EghtesadOnline: On more occasions than one following the Joint Comprehensive Plan of Action (JCPOA), Iran’s auto industry experts and pundits have said on and off the record that China’s auto relations with Iran will end soon – they hoped.
In fact, it has been reported time and again that people think the Chinese are going to leave, and car buyers will suddenly have on offer the latest models from France, Germany and elsewhere at “affordable” prices.
That, of course, is not happening.
It appears that like before the sanctions, some big carmakers, the French in particular, are not interested in making and affordable modern cars in Iran. They are again opting for the usual staple of outdated models at exorbitant prices, according to recent production figures.
Indeed, so much fanfare has been bestowed upon the French and their introduction of supposedly new models, we have almost missed a wider trend in the market, according to Financial Tribune.
Spite Your Face
French auto companies may, in fact, have shot themselves in the foot as their post-sanctions rush back to Tehran may have caused them to sign hasty deals which do not help either their companies nor the Iranian car buyer. Meanwhile, local partners and car assemblers are notoriously difficult to deal with, as rumors from those working with certain French car brands have said to me on several occasions.
Furthermore, this paper has reported in recent weeks that Renault with its massive role in the domestic car industry is none too keen on sharing its technological know-how with local car manufacturers. Who can really blame them for slowing down the introduction of new cars like the Kwid.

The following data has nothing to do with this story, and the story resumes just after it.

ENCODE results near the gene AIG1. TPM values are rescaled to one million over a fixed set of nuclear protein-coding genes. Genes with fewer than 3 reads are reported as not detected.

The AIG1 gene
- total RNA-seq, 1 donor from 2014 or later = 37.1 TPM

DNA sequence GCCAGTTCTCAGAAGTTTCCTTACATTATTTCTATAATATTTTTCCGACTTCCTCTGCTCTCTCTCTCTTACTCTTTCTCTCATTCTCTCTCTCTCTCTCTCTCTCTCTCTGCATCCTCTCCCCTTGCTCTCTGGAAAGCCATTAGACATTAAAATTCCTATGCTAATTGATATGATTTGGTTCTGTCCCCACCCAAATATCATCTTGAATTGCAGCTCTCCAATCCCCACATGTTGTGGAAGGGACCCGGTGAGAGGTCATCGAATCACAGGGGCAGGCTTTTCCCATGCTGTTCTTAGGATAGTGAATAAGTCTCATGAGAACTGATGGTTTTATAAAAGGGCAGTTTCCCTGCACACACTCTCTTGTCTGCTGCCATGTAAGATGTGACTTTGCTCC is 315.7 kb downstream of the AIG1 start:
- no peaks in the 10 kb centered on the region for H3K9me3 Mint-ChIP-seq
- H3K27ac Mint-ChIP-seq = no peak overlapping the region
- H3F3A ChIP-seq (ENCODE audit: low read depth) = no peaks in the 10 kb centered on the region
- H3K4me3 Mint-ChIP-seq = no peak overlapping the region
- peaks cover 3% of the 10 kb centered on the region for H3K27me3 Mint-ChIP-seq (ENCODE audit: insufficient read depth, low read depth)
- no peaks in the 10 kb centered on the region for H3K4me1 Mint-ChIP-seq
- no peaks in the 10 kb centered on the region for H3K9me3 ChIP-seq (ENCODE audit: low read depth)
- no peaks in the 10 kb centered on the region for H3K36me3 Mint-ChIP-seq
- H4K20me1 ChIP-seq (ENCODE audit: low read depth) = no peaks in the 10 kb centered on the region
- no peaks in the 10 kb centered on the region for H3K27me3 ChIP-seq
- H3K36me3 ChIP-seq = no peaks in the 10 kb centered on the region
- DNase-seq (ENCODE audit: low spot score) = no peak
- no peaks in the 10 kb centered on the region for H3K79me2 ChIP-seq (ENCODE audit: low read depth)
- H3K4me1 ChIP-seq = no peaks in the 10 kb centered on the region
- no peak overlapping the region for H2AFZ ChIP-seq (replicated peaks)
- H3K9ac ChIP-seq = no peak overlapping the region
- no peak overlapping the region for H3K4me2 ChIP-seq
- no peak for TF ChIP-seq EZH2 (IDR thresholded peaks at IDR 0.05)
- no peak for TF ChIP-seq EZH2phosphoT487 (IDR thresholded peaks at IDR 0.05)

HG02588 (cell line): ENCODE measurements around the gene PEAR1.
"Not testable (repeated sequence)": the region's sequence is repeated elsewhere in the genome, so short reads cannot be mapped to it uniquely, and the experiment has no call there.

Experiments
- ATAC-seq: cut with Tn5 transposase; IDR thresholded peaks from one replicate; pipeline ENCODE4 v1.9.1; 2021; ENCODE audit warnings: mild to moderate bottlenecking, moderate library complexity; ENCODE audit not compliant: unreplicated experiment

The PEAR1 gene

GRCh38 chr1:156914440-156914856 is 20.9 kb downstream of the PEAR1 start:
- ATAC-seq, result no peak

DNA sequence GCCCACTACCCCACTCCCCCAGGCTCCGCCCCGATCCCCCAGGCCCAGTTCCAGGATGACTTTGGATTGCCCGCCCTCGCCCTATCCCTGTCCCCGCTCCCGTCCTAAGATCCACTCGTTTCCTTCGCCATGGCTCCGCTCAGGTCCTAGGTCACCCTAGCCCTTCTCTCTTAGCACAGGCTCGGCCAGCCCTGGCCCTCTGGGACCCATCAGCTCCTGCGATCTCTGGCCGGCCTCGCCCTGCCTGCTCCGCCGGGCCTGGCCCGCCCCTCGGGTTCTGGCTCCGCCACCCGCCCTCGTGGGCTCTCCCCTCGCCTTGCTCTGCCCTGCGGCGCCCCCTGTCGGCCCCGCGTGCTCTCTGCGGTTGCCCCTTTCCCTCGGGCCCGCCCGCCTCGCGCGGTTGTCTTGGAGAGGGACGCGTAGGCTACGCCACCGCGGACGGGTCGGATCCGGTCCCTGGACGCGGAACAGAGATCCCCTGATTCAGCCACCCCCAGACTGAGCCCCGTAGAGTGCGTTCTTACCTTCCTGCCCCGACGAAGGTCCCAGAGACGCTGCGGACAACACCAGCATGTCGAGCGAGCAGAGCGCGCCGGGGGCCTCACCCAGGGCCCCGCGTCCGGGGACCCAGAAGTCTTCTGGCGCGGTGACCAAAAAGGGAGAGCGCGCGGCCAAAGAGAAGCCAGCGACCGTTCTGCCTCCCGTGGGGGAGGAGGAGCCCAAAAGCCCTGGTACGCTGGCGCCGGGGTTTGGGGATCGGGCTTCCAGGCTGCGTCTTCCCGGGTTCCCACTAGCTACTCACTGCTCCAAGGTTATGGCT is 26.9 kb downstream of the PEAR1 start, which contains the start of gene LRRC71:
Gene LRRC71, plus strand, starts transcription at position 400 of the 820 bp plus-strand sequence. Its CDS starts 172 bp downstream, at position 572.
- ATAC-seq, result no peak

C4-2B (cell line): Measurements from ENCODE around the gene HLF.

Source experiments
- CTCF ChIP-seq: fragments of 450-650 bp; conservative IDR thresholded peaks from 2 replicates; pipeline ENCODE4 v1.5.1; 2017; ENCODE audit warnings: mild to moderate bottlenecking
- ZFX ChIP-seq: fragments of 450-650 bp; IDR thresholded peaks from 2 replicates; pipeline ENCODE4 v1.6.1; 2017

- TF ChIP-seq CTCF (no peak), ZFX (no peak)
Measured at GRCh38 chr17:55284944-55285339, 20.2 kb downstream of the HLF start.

While the firm at the same time is being forced to create an alternative supply chain made up of debt-laden Iranian auto parts makers with below average quality. The problem with this policy is that both car supplier and car buyer are at the mercy of smaller workshops, as opposed to being part of a much wider global supply chain with lower cost and ultimately better quality.
The problems for the French seem to be piling up, with recent global sales figures giving cause for concern to those who were hoping for a deluge of modern cars right after the JCPOA. A case in point would be Peugeot 405 -- that car is now officially the second best-selling car in Peugeot’s catalog in H1 2017 -- a tad embarrassing for PSA Group and a bad sign for the car buyers in Iran.
Chinese Warming Up
The French firms’ kerfuffle in launching their over-priced models with dubious auto parts is apparently to the benefit of Chinese companies. Despite having been marred by a reputation for low quality, the Chinese are well under way to upping their game, with better quality vehicles.
Despite the previous poor reputation, Chinese automotive firms which are already operating in Iran are quite content with their position and are backed by a billion dollar industry just three countries apart from the Iranian capital. One should remember that China does not have half a dozen car companies struggling for dominance, it has hundreds, all of which feed into sales of around 28 million vehicles a year.
Moreover, the very nature of the Chinese market demands ever-changing models. An example of that development is a company like Chery which recently had a large event this week to show off their new ‘luxury’ Tiggo7 SUV in several Iranian cities.
That car, the company claims, matches South Korean competitors like Hyundai and Kia, and looking at the gadgets on offer you cannot but be impressed by the overall quality. A far cry from the dodgy looking cars made and sold ten years ago in the world’s second economy.
That company also recently launched its new automated manufacturing plant in Bam Special Economic Zone (SEZ) in the south of Iran, where they have imported the latest robots to build the new SUV model. With developments like that in Bam, competing car companies coming from China are becoming emboldened on their so-called most profitable market after the Chinese mainland.
Another example of China moving up the value chain within the Iranian market is the recently announced move by German-Chinese car company Borgward which intends to launch two models in the country by the end of this year.
That firm has so far successfully fused German design skills to the low-cost manufacturing of the Chinese type. What this means, in a nutshell, is that Chinese buyers will no longer accept defective copies of European designs and are now opting for some real luxury and comfort. What this means for Iran is better cars arriving at a much-accelerated pace.